PALM COAST, Fla. (AP) -- The nephew of the Dalai Lama was killed Monday along a Florida highway during one of his long treks to bring awareness of the Tibetan struggle for independence from China, officials said.
Jigme K. Norbu, 45, was hit by an SUV about 7:30 p.m. on State Road A1A along the state's eastern coast, the Florida Highway Patrol reported. Police released few other details.
According to www.ambassadorforworldpeace.org, Norbu was on a Valentine's Day "Walk for Tibet" some 300 miles from St. Augustine south to West Palm Beach. Norbu of Bloomington, Ind., the son of the Dalai Lama's late brother, Taktser Rinpoche, has done similar walks several other times, including one of 900 miles in 2009 from Indiana to New York.
That walk marked the 50th anniversary of the failed Tibetan rebellion against Chinese rule that resulted in the exile of his uncle, who is Tibet's top spiritual leader.
Pierre Tristam, editor of www.flaglerlive.com, a community nonprofit news service that covers Flagler County, was on his way to a restaurant to interview Norbu and some of his companions about the walk when he noticed police lights on the highway close by.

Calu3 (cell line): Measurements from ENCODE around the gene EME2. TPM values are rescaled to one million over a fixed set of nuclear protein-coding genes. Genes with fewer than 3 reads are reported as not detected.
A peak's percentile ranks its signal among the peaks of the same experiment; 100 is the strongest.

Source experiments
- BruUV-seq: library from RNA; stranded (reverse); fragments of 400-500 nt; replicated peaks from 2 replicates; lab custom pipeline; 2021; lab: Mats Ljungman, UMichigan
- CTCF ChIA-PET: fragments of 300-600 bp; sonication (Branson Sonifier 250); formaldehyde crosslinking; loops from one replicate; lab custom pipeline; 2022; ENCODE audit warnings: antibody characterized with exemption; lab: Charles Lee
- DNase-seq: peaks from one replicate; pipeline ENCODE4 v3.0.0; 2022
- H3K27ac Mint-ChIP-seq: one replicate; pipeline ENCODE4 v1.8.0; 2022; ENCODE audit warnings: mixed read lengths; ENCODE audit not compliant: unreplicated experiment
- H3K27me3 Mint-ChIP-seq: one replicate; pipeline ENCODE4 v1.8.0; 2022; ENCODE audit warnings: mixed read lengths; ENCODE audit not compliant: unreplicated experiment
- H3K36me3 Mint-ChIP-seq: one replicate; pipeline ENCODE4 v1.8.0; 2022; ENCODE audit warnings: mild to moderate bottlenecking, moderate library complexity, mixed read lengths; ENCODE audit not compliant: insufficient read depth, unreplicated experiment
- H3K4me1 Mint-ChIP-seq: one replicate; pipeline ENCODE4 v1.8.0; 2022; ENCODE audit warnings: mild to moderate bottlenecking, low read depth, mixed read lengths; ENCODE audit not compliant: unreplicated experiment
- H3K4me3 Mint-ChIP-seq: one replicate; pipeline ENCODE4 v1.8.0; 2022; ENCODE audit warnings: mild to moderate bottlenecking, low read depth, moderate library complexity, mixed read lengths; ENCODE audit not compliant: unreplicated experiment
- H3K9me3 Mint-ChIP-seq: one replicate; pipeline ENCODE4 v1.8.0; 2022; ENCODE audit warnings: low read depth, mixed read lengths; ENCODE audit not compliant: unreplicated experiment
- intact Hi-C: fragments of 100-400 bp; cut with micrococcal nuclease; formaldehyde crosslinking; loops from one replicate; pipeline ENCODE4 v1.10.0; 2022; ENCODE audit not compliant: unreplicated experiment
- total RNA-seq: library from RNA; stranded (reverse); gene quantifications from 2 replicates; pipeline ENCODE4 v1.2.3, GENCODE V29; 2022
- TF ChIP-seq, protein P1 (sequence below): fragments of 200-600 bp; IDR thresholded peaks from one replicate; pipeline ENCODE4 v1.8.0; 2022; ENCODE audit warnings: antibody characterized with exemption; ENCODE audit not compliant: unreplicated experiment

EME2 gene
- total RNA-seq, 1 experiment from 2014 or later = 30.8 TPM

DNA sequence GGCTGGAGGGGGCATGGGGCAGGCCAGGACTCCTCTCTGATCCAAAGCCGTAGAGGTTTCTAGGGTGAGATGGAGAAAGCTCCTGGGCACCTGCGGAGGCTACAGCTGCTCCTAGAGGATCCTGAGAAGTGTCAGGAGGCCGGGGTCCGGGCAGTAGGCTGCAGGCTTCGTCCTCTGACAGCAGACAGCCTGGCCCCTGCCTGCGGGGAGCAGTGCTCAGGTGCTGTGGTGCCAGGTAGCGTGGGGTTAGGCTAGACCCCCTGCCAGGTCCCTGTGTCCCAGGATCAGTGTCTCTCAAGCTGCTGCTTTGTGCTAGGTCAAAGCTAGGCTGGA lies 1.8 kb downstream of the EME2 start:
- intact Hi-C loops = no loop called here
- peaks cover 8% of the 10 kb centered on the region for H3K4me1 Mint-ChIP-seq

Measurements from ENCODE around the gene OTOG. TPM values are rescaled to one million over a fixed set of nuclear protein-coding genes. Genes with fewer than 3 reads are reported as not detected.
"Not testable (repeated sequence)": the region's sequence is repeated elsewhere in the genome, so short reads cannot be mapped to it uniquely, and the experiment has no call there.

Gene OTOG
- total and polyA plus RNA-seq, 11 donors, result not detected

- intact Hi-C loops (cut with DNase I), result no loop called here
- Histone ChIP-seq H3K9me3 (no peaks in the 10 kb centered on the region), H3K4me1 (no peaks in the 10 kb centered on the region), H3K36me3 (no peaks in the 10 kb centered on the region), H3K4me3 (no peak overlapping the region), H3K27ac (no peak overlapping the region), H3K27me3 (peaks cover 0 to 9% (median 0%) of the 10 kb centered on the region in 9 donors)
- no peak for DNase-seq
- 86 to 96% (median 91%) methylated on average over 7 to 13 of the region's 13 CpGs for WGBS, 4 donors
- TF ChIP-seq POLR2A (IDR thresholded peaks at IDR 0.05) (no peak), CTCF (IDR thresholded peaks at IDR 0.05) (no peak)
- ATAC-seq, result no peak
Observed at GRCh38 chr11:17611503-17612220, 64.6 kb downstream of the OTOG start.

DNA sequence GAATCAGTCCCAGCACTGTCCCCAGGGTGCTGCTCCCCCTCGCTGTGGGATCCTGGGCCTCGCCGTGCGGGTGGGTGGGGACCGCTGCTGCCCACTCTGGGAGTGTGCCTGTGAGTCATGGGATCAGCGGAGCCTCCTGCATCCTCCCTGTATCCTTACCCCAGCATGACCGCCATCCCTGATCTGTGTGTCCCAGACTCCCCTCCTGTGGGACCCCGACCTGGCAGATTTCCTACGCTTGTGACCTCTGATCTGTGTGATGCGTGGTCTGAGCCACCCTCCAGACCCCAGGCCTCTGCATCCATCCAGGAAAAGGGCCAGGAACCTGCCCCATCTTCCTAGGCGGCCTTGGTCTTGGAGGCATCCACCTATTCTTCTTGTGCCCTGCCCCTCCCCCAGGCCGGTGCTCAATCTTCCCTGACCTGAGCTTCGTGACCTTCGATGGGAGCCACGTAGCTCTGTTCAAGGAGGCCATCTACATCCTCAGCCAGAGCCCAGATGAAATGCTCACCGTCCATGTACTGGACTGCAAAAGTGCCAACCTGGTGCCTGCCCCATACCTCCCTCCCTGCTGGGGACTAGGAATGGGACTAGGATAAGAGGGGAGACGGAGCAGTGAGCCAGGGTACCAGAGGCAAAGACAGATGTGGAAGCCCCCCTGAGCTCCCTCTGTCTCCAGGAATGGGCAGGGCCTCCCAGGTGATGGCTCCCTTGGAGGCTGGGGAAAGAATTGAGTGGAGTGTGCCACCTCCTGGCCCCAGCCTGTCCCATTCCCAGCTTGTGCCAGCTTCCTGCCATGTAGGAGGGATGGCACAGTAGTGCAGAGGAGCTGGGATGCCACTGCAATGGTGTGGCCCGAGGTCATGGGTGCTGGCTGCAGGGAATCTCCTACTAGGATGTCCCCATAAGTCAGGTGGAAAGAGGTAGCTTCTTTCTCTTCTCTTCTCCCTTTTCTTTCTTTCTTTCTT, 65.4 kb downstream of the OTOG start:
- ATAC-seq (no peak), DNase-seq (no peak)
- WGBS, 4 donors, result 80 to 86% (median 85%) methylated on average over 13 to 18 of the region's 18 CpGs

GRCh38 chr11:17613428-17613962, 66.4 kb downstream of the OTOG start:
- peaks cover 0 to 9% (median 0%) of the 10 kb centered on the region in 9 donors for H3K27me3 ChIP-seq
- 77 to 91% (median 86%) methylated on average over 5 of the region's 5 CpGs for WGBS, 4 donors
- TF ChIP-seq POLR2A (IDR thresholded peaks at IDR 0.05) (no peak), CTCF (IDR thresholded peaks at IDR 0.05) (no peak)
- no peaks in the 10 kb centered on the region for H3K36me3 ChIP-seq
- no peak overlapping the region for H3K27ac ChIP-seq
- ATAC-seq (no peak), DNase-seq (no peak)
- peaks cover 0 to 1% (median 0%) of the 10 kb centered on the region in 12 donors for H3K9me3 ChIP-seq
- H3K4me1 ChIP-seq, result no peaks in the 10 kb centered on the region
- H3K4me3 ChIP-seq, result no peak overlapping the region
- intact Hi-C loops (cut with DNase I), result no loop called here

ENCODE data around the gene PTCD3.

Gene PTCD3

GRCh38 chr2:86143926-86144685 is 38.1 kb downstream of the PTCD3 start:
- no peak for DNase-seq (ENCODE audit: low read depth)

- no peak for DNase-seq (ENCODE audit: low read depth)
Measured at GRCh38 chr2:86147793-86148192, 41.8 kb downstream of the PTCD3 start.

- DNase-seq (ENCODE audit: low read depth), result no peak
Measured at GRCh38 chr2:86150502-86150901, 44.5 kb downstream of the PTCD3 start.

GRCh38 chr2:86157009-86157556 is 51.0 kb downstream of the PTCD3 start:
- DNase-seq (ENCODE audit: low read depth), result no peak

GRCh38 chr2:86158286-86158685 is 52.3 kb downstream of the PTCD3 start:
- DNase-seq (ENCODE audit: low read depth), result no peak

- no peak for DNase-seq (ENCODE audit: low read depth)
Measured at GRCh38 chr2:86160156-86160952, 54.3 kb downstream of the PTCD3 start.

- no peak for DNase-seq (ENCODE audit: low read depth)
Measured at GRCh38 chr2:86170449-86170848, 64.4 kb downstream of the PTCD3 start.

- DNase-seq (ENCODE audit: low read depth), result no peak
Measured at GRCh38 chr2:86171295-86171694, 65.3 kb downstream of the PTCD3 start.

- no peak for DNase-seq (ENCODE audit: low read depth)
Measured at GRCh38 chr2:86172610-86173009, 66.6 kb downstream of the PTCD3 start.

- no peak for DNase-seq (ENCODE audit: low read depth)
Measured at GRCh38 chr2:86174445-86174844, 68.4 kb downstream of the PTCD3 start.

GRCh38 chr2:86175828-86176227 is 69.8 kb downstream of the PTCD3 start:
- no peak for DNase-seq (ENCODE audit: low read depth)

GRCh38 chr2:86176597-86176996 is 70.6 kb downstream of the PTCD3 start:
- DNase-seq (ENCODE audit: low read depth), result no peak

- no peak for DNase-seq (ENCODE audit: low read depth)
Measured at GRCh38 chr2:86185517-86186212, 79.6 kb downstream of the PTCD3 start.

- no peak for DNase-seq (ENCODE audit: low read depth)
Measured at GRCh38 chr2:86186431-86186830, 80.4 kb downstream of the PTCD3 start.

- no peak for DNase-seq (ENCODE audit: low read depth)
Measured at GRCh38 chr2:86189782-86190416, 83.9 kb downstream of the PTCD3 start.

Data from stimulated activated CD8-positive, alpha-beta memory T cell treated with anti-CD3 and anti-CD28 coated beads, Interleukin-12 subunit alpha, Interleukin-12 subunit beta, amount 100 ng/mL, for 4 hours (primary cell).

He went to the scene to see what had happened and soon realized it was Norbu who had been killed, he said.
"I never imagined it was him," Tristam told The Associated Press.
He said Norbu was walking along the white line on the side of the dark highway when he was hit. The highway isn't lit, and Tristam didn't think the moon was out. In September, a dishwasher going home from the same restaurant where Norbu was headed was struck and killed on his bicycle along the highway, Tristam said.
Norbu, a native of New York, was killed about 25 miles south of St. Augustine, where he had begun his journey with several others.
The SUV was driven by 31-year-old Keith R. O'Dell of Palm Coast, who had his two young children with him, according to the Highway Patrol's report. They were not injured. O'Dell was not charged.
Norbu's late father was a high lama who was abbot of a monastery when the Chinese invaded. The brothers fled into exile following the 1959 uprising.
Rinpoche, who died in September 2008 at 86, was a professor of Tibetan studies at Indiana University in Bloomington while serving as the Dalai Lama's U.S. representative. The Dalai Lama has visited Bloomington several times. The city about 50 miles southwest of Indianapolis is home to the Tibetan Mongolian Buddhist Cultural Center and Kumbum Chamtse Ling Temple.
China claims Tibet as part of its territory, but many Tibetans say Chinese rule deprives them of religious freedom. Beijing accuses the Dalai Lama of pushing for Tibetan autonomy and fomenting anti-Chinese protests.
(Copyright 2011 by The Associated Press. All Rights Reserved.)